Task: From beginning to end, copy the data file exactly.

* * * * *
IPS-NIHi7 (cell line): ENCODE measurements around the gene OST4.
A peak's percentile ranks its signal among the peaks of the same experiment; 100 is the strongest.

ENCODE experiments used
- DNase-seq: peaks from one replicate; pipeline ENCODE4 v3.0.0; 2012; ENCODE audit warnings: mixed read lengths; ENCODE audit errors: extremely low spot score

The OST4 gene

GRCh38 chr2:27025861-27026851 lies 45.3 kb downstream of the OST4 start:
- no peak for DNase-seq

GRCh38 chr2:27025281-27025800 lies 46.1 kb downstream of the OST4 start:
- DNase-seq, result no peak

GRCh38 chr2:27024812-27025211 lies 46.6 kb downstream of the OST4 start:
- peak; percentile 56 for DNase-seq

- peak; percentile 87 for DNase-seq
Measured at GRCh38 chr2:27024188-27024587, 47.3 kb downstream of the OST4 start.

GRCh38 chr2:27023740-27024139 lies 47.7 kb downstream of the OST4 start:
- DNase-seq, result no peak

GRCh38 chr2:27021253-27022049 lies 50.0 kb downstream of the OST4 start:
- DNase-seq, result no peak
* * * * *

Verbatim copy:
IPS-NIHi7 (cell line): ENCODE measurements around the gene OST4.
A peak's percentile ranks its signal among the peaks of the same experiment; 100 is the strongest.

ENCODE experiments used
- DNase-seq: peaks from one replicate; pipeline ENCODE4 v3.0.0; 2012; ENCODE audit warnings: mixed read lengths; ENCODE audit errors: extremely low spot score

The OST4 gene

GRCh38 chr2:27025861-27026851 lies 45.3 kb downstream of the OST4 start:
- no peak for DNase-seq

GRCh38 chr2:27025281-27025800 lies 46.1 kb downstream of the OST4 start:
- DNase-seq, result no peak

GRCh38 chr2:27024812-27025211 lies 46.6 kb downstream of the OST4 start:
- peak; percentile 56 for DNase-seq

- peak; percentile 87 for DNase-seq
Measured at GRCh38 chr2:27024188-27024587, 47.3 kb downstream of the OST4 start.

GRCh38 chr2:27023740-27024139 lies 47.7 kb downstream of the OST4 start:
- DNase-seq, result no peak

GRCh38 chr2:27021253-27022049 lies 50.0 kb downstream of the OST4 start:
- DNase-seq, result no peak